After breakfast begin Thimphu City Tour. Visit Buddha Point (Giant Golden Buddha). Buddha Point has the largest statue of Buddha in the whole kingdom. You can get a very good view of Thimphu valley from here.

Visit National Memorial Chorten. The National Memorial Chorten was built in 1974 in memory of the late Third Druk Gyalpo (King) of Bhutan. At the chorten, you will find an extraordinary depiction of Buddhist teachings in the form of paintings and sculptures. 

Visit Weaving Center. You can watch weavers at work at the private weaving centre at Changzamtog. The centre produces hand woven textiles and has a selection of cloth and readymade Bhutanese garments for sale.

Visit Authentic Bhutanese Craft Bazzar/shop. A one stop shop place to witness Bhutanese rich Culture and buy Bhutan made art and craft products. The shop in its 80 small stall covers all aspect of traditional arts and crafts of Bhutan. The shops linked with the rural artisans aims to promote Bhutan’s craft industry by creating a viable market, which turn’s acts to preserve and promote Bhutan’s unique culture and bring about equitable socio-economic development in the country.

Visit Takin sanctuary dedicated to the Takin, the national animal of Bhutan.

Visit Cordyceps Tasting House.  Unique to the world, the Cordyceps Tasting Room offer a cosy tearoom to taste a range of Cordyceps-infused soups and drinks.  Our hostess will also perform a Cordyceps Tea Ceremoney. You can learn more about the so-called ‘caterpillar mushroom’’, a traditional medicine valued more than gold.

Visit Traditional Paper Factory. At the paper factory, you can watch the workers make traditional paper from the daphne plant. Traditional Bhutanese paper (called ‘Desho’) is said to last longer than regular paper. The handmade paper making begins to find its place as the most important part of Bhutanese culture and tradition. The paper making first began as a domestic occupation and still preserved to till these days. 

Later afternoon drive to Paro. Overnight: Hotel in Paro.

Day 13 Paro Sightseeing (Hike to Taktsang Monastery)
After breakfast, drive to Rumthngaka village and hike to Taktsang. The main highlight of the trip is the hike to one of Bhutan’s most venerated pilgrimage sites, the Taktsang Goemba, commonly referred to as the ‘Tiger’s Nest’. According to legend, Guru Rinpoche miraculously flew here on the back of a tigress, meditated in a cave here for three months and converted the whole of Paro valley to Buddhism. Resting at an altitude of 900 m above the valley, Taktsang is an architectural wonder and the spectacular around 5 hours round trip walk will be your most overwhelming experience ever.

Visit Kyichu Lhakhang built in the 7th century by the famous Buddhist Tibetan king, Songtsen Gampo. This is one of the oldest and most holy temple in Bhutan. Overnight: Hotel in Paro

Day 14 Paro-Haa Valley (Day trip to Haa Valley)
After breakfast drive to Haa Valley. The drive to Haa from Paro is around 2 hrs /30 mins one way drive via Chelela Pass. Chelela Pass is a beautiful mountain pass (alt 3,800 M above) with a spectacular view of Mount Jumolhari and Jitchu Drake on a clear day. One can see beautiful rhododendrons and primulas blooming in spring.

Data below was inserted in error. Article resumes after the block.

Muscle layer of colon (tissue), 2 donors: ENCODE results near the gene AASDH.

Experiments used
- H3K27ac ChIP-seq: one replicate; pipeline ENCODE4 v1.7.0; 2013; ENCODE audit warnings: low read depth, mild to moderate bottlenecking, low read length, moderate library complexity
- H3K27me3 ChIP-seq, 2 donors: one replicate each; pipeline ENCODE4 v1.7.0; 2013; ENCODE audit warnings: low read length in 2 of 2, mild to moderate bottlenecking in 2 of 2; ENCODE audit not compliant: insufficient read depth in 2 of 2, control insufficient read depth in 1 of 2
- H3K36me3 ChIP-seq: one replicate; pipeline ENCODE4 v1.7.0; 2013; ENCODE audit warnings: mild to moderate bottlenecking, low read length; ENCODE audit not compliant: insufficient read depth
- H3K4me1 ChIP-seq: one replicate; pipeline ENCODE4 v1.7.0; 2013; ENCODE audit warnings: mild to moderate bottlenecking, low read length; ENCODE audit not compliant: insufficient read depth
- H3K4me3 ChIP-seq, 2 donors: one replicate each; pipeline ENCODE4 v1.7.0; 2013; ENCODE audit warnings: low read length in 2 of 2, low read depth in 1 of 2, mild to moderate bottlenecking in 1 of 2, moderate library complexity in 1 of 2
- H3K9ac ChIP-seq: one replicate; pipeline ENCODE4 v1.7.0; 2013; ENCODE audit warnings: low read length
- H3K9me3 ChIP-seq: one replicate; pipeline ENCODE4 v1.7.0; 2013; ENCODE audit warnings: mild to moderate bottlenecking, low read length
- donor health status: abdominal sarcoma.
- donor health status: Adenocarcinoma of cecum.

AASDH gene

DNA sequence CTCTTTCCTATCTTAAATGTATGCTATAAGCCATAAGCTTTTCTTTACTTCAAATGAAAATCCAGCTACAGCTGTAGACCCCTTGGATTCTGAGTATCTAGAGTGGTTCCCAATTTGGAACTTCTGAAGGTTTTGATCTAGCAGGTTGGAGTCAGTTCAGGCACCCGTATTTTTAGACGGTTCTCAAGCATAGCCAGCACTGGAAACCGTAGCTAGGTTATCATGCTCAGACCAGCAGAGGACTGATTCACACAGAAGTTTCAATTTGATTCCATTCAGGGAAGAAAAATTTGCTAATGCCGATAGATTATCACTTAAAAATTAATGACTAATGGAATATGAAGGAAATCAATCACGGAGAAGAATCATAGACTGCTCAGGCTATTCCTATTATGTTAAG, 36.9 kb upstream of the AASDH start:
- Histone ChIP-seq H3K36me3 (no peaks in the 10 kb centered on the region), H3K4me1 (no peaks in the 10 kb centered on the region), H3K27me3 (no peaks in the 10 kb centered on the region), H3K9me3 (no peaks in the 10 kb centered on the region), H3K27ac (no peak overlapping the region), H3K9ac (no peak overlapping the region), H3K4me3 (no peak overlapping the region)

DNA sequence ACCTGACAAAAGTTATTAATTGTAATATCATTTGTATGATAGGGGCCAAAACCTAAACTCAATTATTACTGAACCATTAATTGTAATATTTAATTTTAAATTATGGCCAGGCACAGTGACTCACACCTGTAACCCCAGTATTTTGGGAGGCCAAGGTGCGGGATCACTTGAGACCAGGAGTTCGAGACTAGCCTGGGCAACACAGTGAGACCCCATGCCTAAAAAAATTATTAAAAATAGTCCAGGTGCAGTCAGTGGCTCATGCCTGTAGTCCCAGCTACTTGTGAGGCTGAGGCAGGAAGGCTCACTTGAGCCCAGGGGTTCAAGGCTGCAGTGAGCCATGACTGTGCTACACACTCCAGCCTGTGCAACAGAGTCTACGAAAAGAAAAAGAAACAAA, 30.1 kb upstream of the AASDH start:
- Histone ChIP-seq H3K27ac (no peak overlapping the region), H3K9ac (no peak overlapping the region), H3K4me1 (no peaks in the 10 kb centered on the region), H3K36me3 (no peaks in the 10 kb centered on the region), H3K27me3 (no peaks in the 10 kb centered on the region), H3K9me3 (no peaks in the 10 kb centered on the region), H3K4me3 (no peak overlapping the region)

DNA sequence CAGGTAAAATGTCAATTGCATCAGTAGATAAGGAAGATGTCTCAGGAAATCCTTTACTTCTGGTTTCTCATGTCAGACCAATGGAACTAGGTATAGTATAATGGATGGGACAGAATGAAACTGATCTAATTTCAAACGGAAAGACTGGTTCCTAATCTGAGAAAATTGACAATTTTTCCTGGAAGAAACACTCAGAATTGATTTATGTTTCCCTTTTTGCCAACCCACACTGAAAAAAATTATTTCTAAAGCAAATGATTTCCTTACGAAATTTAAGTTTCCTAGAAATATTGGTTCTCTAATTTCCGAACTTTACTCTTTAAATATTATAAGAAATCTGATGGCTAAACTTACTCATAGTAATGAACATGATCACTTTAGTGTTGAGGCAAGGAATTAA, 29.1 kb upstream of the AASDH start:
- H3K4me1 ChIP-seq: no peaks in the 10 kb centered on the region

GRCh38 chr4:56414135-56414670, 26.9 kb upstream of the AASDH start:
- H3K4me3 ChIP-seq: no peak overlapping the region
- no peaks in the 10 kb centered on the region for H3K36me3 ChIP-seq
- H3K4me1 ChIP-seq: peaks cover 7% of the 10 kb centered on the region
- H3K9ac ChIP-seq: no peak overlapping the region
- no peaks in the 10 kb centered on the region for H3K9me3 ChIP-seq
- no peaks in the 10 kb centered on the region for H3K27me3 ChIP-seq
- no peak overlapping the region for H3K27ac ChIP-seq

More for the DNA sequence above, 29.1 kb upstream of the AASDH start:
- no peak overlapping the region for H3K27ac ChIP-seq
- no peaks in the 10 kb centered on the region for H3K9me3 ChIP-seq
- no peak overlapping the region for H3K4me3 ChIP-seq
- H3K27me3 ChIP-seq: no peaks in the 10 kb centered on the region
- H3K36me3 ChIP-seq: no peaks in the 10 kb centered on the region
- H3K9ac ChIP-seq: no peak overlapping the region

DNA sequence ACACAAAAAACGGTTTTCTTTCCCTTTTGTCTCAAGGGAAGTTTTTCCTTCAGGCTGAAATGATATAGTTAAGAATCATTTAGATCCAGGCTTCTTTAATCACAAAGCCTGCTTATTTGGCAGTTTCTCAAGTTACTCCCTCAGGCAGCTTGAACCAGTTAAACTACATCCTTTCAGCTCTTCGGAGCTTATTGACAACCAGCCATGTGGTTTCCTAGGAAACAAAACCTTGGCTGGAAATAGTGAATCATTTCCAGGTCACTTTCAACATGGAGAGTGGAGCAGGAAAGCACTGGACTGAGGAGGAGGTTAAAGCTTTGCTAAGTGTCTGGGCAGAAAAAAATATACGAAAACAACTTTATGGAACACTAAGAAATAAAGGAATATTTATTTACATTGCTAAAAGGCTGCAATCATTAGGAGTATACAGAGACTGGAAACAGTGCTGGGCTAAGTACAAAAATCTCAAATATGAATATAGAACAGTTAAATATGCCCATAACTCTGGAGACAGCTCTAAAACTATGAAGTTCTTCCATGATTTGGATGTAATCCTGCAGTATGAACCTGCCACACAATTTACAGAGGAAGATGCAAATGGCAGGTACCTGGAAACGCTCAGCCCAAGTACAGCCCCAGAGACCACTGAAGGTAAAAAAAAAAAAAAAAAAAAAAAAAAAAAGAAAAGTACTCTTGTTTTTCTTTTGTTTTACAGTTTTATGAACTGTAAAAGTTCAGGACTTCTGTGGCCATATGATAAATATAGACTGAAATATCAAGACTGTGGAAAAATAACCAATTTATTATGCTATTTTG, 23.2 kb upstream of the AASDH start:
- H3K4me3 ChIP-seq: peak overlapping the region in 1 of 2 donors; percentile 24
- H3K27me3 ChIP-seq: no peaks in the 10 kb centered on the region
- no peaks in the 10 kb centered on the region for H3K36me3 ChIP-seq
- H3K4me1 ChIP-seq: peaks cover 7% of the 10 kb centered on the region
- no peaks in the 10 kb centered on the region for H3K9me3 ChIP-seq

Haa is one of the smallest Dzongkhag in the country. This tiny region is one of the most beautiful and isolated areas in the kingdom, adorned with pristine alpine forests and tranquil mountain peaks. Haa valley remains one of the least visited areas in the country and retains the air of an unspoiled, primeval forest. The wooded hills of Haa provides an ideal location for hiking and mountain biking. Biking around the valley to visit the dozen or so local temples is an enjoyable way to spend the day when visiting. 

Haa is home to a number of nomadic herders and hosts an annual Summer Festival that showcases their unique lifestyle and culture. The festival is an ideal occasion to immerse yourself into the traditions and unchanged lifestyles of nomadic Bhutanese herders, as well as to sample some delectable Haapi cuisine. 

Meri puensum: Meri puensum is a unique landmark of Haa valley and there is a great deal of folklore relating to these three hills.The three brother (sister) hills of Haa Dzongkhag present a breathtaking view, like heaps of flour in the middle of the valley. They appear equal in height, in a line, and upright in positions without touching eachother. It has been said that these three hills are embodiments of the lords of the “Three Families” with left hill representing Manjushiri (God of Knowledge), the central one representing Avalokiteshvara (God of Compassion), and the right one representing Vajrapani (God of Power). 

Hike to Junidrak (2950m)  An hour uphill hike from Katsho Village takes to you Juneydrak Hermitage, a cliffside retreat that contains the footprints of Maching Labdrom (1055 – 1132), a female Tibetan yogin, student of the famous Tibetan master Phadampa Sangye (1045 – 1117). 

Explore Haa local Town.  Later drive back to Paro. Overnight: Hotel in Paro

Day 15 Departure:
After breakfast drive to the Paro International Airport where our representatives will bid you goodbye!

Thank you (Kardrienchhey) for visiting Bhutan with Away Smile Travels “Smiles for Miles “